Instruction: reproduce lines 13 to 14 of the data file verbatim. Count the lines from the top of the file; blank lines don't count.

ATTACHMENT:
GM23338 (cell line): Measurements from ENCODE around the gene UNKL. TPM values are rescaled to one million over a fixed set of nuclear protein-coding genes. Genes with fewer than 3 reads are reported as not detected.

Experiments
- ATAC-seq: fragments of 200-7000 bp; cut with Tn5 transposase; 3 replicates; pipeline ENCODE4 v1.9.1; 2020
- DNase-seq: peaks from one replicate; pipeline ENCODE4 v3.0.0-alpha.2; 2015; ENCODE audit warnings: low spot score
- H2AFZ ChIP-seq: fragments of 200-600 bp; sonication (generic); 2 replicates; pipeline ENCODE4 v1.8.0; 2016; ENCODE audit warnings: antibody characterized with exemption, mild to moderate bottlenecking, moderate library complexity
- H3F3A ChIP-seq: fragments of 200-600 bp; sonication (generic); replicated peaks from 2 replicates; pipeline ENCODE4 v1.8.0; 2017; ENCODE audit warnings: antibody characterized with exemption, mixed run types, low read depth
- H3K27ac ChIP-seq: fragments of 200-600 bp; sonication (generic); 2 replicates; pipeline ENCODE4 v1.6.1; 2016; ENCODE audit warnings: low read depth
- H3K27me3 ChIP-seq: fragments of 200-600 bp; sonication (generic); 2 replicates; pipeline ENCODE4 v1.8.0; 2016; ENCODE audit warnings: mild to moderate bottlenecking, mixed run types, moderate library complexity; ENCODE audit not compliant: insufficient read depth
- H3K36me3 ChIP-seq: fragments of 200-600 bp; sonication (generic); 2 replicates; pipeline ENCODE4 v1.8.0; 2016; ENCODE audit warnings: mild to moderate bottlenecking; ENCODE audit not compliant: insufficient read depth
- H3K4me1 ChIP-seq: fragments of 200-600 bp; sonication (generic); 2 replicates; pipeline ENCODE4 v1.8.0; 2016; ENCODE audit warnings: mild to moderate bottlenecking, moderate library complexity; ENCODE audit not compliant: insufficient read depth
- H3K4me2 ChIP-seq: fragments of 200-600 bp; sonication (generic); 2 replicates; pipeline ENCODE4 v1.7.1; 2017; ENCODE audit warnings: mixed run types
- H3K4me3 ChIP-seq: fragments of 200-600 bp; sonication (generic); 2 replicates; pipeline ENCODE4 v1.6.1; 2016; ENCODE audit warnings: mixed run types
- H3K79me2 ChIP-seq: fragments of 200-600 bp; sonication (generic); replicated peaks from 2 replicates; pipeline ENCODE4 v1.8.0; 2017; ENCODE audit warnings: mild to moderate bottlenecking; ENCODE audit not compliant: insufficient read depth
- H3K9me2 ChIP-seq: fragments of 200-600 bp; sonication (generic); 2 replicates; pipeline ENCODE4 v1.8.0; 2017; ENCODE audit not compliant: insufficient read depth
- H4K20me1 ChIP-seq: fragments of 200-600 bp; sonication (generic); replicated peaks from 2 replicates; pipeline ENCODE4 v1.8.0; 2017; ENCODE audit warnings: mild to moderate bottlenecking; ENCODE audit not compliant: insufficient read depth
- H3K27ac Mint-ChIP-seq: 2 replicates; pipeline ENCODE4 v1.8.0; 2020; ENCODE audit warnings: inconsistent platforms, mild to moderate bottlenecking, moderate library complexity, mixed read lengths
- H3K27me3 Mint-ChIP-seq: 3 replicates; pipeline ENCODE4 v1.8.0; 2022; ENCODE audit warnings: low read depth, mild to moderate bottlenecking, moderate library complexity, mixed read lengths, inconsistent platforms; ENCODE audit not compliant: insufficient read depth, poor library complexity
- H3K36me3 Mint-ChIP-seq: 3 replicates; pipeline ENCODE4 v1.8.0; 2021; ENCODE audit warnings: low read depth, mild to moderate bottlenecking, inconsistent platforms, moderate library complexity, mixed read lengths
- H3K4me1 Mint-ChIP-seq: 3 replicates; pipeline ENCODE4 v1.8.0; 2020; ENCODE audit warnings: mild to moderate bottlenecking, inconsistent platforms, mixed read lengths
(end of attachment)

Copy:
- H3K79me2 ChIP-seq: fragments of 200-600 bp; sonication (generic); replicated peaks from 2 replicates; pipeline ENCODE4 v1.8.0; 2017; ENCODE audit warnings: mild to moderate bottlenecking; ENCODE audit not compliant: insufficient read depth
- H3K9me2 ChIP-seq: fragments of 200-600 bp; sonication (generic); 2 replicates; pipeline ENCODE4 v1.8.0; 2017; ENCODE audit not compliant: insufficient read depth